Canterbury researchers seek firmer footing for ‘Disaster Law’

12 June 2019

Major quake aftershocks are not all seismic; they include legal, health, economic and social consequences that have previously come as a shock, according to two University of Canterbury law experts looking at Wellington’s situation.

  • Law_NWS_block

    UC Law Lecturer Dr Toni Collins and Professor John Hopkins and are addressing the question: how do we regulate to make Wellington more resilient?

Major quake aftershocks are not all seismic; they include legal, health, economic and social consequences that have previously come as a shock, according to two University of Canterbury law experts looking at Wellington’s situation.

Considerable effort and resources are being channelled into creating a more resilient Wellington in the aftermath of the Christchurch and Kaikoura earthquakes. Lessons are being learned.

Two Associate Investigators of QuakeCoRE, the New Zealand Centre for Excellence in Seismic Resilience, at the University of Canterbury (UC) are members of the study Regulating for Resilience in an Earthquake Vulnerable City: the Wellington case.

UC Law Professor John Hopkins and UC Law Lecturer Dr Toni Collins found many unexpected legal issues. The law is not always clear and this can adversely affect people working to recover after a major disaster. Law reform is needed.

Their QuakeCoRE-funded project, Addressing Wellington Multi-Story Existing Buildings – Regulatory Solutions for Addressing Earthquake Vulnerable Commercial Buildings, poses the question: How do we regulate to make Wellington more resilient?

The interdisciplinary project, to be completed by the end of 2020, began with engineering, then social sciences, and now law.

“We’re mapping law around resilience and looking for methods to improve things for businesses and residents. Our focus is on multi-story buildings. We tend to consider whether a building is earthquake-vulnerable rather than earthquake-prone,” says Professor Hopkins.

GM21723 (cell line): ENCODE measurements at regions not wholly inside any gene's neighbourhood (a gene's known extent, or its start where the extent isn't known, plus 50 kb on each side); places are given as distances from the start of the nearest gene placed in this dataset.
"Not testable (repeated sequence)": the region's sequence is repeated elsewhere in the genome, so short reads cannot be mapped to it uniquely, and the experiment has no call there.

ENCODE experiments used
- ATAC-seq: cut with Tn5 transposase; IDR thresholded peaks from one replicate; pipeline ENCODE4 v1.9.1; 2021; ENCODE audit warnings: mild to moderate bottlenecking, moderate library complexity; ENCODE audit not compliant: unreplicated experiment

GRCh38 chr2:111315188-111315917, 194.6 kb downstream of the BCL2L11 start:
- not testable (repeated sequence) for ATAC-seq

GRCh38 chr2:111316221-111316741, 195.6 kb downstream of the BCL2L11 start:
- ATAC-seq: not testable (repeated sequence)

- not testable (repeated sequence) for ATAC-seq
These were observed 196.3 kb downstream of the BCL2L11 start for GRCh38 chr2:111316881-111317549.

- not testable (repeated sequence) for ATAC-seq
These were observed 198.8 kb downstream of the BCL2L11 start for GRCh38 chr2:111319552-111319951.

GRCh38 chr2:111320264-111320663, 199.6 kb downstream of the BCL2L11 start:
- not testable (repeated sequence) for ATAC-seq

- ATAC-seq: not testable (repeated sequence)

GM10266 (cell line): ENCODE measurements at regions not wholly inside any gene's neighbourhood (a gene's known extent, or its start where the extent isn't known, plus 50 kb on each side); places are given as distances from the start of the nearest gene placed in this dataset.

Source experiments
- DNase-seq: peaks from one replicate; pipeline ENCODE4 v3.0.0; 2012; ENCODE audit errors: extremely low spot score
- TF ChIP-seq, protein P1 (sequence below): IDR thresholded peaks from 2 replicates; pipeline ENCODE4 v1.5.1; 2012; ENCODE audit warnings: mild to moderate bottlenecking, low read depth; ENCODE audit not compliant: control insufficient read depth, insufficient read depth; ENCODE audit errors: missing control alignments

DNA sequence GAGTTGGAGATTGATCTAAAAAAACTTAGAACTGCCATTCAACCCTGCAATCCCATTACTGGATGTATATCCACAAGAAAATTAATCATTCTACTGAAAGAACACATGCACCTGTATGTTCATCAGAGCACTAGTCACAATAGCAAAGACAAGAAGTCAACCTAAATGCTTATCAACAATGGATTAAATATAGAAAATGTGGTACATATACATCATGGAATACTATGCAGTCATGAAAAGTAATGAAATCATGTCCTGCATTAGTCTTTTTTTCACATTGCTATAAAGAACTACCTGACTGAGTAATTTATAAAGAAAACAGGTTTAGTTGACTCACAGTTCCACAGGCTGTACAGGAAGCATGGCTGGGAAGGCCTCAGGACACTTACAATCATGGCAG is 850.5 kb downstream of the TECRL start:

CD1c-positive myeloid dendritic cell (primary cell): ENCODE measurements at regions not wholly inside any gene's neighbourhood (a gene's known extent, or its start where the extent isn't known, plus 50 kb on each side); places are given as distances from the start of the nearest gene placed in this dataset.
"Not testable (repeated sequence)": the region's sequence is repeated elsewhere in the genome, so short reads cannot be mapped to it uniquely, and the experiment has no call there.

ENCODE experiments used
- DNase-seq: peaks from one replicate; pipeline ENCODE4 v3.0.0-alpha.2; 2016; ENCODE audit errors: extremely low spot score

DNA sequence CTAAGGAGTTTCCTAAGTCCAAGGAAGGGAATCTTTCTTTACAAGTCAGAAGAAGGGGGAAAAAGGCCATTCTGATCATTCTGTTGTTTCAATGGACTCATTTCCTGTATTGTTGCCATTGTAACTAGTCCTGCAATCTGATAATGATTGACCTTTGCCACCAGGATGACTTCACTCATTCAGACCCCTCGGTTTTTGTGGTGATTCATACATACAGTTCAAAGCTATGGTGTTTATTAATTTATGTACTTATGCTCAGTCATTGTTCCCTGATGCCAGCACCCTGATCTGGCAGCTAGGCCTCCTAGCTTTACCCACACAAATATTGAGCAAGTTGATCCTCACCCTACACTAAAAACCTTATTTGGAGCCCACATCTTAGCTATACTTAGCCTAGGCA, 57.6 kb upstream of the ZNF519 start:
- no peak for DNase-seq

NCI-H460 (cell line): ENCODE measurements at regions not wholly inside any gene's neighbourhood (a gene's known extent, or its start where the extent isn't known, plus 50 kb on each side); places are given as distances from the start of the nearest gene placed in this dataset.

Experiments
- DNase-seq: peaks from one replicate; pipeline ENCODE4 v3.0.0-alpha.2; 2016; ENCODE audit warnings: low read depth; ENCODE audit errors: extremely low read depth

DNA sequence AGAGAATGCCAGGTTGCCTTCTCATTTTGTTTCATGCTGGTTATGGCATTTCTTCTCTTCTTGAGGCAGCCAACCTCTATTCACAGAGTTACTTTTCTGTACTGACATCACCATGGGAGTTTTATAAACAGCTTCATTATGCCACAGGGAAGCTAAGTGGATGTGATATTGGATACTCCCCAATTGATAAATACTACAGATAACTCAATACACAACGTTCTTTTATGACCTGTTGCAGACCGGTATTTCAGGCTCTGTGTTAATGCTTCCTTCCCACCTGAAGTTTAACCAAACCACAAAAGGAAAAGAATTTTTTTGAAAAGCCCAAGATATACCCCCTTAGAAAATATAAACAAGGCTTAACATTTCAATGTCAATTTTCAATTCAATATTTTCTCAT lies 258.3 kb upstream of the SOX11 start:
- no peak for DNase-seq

“Law and Disasters is a new legal speciality in New Zealand. After the Christchurch quakes there was a lot of legal confusion which affected people’s ability to be resilient. The problem for Wellington is the existing buildings. We ask people: ‘Where do you want to be on the day after the disaster?’ We need to set up structures and incentives to get us to where we want to be,” he says.

“People are not always aware of the rules and vulnerability of their buildings. They think that by signing a lease they are signing up to a ‘safe’ building. Unfortunately, when buildings are assessed those buildings have not always had their non-structural elements included in the process, such as windows and décor.”

An example of the issues at play can be seen in the recent decision to suddenly close the Wellington Central Library because it was felt that people’s safety there could no longer be guaranteed when another earthquake hits. A decision to fix or demolish will need to be made and this will have multiple repercussions. Other buildings in that vicinity may be affected, as well as residents.

Dr Collins’ research focuses on the problems for commercial tenants and landlords after quakes, especially involving the central business district and the use of cordons, which stop people accessing dangerous buildings and other areas that may pose a risk to the public.

“How do we cordon the central business district in a way that will keep Wellington accessible and operational? What powers are required to do that and what happens when a state of emergency lapses? How do we protect the disabled, the elderly and children who also use the city. It’s important to be able to model what can be expected for particular groups?” says Dr Collins.

“Wellington has only two access points; both need to be kept enabled for the city to survive as a city after a major quake. Wellington’s geography puts the city’s survival in more doubt than was the case for Christchurch where outlying areas provided access around the red zone.”

The researchers say that among the legal issues that need further consideration are those concerning contracts, insurance, property, employment, education, crime and human rights.

Disasters hit different communities differently with existing discrimination and disadvantage often exacerbated. Women, the disabled, and the poor often come out worse. Tenants are usually worse affected than homeowners, for example. Those with financial resources can often escape either temporarily or permanently but those people in precarious employment often cannot.

Dr Collins and Professor Hopkins hope to avoid, minimise or mitigate legal issues by understanding the interconnected issues now and preparing our law so that it can provide efficient and effective solutions in the event Wellington suffers another major earthquake. The mistakes and confusion in the Christchurch case do not need to be repeated.

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